Baltimore County Officer Jason Schneider was trying to subdue a teen attempting to flee when a man came up behind him and opened fire during a predawn Catonsville raid, according to court documents filed Thursday.
As he collapsed with fatal injuries, Schneider managed to return fire and kill the suspected shooter, Tevon Smith, police said. Authorities announced two arrests in the case Thursday.
One was the person police had sought to arrest in the raid on an attempted-murder warrant; Rasheed Stanford, 16, surrendered to Baltimore County Police Thursday evening. The other was 17-year-old Taquan Barney, who allegedly tussled with Schneider while trying to escape, on firearms charges. Police identified Stanford Friday morning and also said he lived in the house where the shooting took place.
Citing a continuing investigation, police would not describe Stanford's relationship to Smith, 25.
New details about the raid and Schneider's death were included in charging documents. Armed with ballistic shields marked in large letters with the word "police," tactical officers descended on a house on Roberts Avenue in Catonsville on Wednesday. The suspect wanted in an attempted murder just blocks away wasn't in the house.
Police said Smith is the only person believed to have shot Schneider. In addition to Schneider, police said, a second officer fired his gun and has been placed on routine administrative duty.
As authorities continue to sort through the details of the case, police spokeswoman Cpl. Cathy Batton said the department continues to mourn the loss of a respected, highly trained officer.
Schneider's family released a statement Thursday that read: "Our entire family would like to thank everyone for their support during a very difficult time. The support has been tremendous, and we can't thank you enough."
At the home where the raid occurred, a large blood stain and sawdust remained on the kitchen floor Thursday. Police had finished their crime scene investigation, and a man at the residence declined to comment or give his name.
Four people who were inside the home at the time of the raid were released after questioning Thursday, police said. Barney, of the first block of Shipley Ave., was charged as an adult with gun violations. He did not have a lawyer listed in online court records, and family members couldn't be reached to comment.
Officers immediately encountered Barney when they entered the home about 5:15 a.m. Wednesday. Barney fled from the living room into the kitchen, according to court documents, and Schneider forced Barney to the ground with his ballistic shield.
That's when police said Smith shot Schneider. Police said Schneider and a second officer then returned fire, striking Smith.
"After a brief exchange of gun fire with the assailant, Tactical Officers began rendering emergency aid to Officer Schneider and the suspect that shot him," the document said.
Officers searched Barney in the living room at the front of the house and said they found a Taurus PT22 .22-caliber handgun in his left front pants pocket. Police said that firearm and one additional firearm were recovered from the house, and officers are investigating how the suspects came into possession of the weapons.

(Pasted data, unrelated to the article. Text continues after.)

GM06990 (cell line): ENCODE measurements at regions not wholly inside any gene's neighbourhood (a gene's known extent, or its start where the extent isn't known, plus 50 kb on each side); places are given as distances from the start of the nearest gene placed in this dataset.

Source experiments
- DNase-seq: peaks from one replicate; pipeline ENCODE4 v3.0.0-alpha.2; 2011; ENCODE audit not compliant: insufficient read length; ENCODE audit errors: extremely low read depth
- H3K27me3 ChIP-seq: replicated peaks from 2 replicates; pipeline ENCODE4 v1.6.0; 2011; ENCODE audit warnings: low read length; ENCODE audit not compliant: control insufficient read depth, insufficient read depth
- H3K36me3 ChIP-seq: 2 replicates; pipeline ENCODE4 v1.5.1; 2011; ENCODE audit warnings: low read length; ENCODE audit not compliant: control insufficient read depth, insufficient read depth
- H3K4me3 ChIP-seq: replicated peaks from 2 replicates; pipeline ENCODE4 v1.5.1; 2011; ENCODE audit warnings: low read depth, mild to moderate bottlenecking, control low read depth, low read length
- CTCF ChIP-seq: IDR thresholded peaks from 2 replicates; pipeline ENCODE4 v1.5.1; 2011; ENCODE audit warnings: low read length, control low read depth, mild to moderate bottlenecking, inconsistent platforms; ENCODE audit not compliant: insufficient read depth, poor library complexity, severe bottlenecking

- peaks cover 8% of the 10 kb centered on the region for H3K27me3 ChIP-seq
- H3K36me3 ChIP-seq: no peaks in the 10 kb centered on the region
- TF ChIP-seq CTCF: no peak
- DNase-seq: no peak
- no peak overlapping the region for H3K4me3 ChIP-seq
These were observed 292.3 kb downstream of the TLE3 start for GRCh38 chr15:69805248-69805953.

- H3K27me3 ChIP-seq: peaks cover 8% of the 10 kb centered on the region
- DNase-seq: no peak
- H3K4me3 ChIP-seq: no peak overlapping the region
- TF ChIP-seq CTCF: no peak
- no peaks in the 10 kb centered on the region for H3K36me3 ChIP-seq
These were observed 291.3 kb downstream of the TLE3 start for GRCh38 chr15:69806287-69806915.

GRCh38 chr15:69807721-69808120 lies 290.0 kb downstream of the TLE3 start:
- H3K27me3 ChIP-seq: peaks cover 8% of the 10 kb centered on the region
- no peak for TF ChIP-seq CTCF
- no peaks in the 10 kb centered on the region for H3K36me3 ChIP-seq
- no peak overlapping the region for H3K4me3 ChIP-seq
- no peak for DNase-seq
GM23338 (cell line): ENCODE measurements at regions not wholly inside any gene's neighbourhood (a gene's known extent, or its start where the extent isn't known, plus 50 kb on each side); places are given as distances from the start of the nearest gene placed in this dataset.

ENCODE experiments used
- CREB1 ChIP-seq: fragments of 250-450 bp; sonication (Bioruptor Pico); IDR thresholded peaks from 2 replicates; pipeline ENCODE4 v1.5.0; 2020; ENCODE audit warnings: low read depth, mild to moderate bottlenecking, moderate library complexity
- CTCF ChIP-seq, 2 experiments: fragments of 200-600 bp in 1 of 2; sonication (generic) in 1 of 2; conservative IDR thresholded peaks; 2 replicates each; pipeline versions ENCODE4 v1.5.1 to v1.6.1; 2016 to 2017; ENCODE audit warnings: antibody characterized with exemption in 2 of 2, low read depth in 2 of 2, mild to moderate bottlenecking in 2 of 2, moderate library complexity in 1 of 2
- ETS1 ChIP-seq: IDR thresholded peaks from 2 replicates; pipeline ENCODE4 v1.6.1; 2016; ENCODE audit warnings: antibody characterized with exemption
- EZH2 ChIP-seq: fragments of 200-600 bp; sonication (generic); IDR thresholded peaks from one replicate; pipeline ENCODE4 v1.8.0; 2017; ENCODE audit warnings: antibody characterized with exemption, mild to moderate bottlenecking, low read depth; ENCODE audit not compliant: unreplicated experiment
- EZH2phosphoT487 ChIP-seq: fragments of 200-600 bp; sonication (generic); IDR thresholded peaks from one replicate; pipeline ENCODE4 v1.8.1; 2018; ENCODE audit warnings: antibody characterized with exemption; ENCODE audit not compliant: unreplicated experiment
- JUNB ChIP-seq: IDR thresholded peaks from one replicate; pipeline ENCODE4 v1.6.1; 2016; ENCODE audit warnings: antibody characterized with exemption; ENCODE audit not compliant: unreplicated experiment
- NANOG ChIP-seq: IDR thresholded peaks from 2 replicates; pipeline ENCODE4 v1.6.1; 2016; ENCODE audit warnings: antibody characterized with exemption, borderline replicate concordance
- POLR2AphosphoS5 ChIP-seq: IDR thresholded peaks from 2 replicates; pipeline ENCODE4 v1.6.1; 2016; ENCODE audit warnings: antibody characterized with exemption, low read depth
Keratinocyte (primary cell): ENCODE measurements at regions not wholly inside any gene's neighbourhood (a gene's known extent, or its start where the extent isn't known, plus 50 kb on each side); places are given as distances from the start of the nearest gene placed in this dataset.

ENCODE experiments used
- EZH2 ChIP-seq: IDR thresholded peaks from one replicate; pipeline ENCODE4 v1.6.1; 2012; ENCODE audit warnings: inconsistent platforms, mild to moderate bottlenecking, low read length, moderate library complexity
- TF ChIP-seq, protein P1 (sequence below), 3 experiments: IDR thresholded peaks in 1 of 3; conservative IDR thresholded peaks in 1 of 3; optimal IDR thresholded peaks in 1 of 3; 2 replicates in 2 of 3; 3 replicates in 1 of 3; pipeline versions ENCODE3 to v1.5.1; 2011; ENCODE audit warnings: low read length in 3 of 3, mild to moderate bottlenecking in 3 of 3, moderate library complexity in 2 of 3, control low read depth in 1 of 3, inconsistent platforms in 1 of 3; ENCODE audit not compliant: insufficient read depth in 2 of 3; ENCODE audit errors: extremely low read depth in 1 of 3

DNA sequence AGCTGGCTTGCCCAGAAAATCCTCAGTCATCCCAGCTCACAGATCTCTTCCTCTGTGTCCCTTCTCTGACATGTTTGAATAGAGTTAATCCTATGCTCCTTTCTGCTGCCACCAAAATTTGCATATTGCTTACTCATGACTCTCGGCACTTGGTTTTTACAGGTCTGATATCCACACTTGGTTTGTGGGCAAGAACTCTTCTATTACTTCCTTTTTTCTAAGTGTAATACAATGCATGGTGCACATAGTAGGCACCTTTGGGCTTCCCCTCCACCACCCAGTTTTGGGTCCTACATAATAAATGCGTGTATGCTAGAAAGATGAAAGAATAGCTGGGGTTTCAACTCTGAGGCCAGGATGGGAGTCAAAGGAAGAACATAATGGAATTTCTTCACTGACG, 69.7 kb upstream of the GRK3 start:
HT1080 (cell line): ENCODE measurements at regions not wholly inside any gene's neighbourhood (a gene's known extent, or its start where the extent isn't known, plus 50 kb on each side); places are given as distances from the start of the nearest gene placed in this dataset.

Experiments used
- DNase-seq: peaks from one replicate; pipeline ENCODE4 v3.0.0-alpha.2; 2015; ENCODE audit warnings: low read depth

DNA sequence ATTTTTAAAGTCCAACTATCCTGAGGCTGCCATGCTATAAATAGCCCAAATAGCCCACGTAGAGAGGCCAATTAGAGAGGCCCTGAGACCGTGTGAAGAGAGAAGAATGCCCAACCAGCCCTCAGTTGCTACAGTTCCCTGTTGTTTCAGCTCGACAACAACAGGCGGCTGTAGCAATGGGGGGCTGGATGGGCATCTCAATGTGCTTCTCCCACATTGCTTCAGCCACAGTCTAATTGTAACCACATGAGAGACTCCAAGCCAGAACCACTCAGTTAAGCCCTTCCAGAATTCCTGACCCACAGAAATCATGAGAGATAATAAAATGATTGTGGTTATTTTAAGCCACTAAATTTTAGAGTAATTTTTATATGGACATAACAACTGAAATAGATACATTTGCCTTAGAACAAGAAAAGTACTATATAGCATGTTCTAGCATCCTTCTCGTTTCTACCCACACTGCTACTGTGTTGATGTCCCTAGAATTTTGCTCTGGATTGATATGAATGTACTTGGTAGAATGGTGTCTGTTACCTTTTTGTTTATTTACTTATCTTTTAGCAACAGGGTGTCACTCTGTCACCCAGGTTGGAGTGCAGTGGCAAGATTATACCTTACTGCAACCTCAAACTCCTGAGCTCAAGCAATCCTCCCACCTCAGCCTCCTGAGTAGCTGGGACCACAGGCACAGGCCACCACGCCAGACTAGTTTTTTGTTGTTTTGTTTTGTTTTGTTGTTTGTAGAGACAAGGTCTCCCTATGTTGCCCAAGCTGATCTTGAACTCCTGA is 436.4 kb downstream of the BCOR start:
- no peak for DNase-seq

The officers secured the handgun and placed Barney under arrest. Because he is 17, Barney is not legally allowed to own a handgun. He is being held without bail at the Baltimore County Detention Center.
Stanford, the 16-year-old, is charged with attempted first-degree murder, first-degree assault, and a gun charge. He is being held without bail at the Baltimore County Detention Center.
Schneider joined the Baltimore County police in 2000 as a Franklin Precinct patrolman before joining the county's tactical unit in 2004. He was a Marine from 1996 to 2000, according to a spokesman for the corps, earning the rank of sergeant.
On Facebook, people wanting to show support for the officer changed their profile pictures to an image of the county's departmental badge intersected by a blue line. Many joined a memorial Facebook group, and fellow law enforcement groups tweeted their condolences.
Amid the expressions of public sympathy, one University of Maryland Medical Center employee was under fire for derogatory Facebook comments about police posted in response to a picture honoring Schneider.
Hospital spokeswoman Karen Lancaster said the hospital was "investigating this personnel matter and will take appropriate action" but did not release the employee's name. She called the employee's comments "disappointing."
"It is with great pride that we serve the law enforcement community, who we consider to be our family, and we are all mourning the loss of Officer Schneider," Lancaster said in a statement. "We are privileged to provide care to law enforcement, and are committed to taking the best possible care of every patient who comes through our doors."
In Carroll County, where Schneider lived, Hampstead and Manchester schools are scheduled to close three hours early today for the officer's viewing, from 2 p.m. to 9 p.m. at the Eckhardt Funeral Chapel on Charmil Drive in Manchester.
Funeral services for Schneider are scheduled for 10 a.m. Saturday at St. Bartholomew Roman Catholic Church on Hanover Pike in Manchester.
In its statement, Schneider's family called him "an honorable and affectionate man who will be remembered and never forgotten."
He is survived by his wife, Ericka; two children, Brandon and Kayla; his parents, Charles and Karen Schneider; and two brothers.
Baltimore Sun Media Group reporters Alison Knezevich, Jon Meoli, Blair Ames and Yvonne Wenger contributed to this article.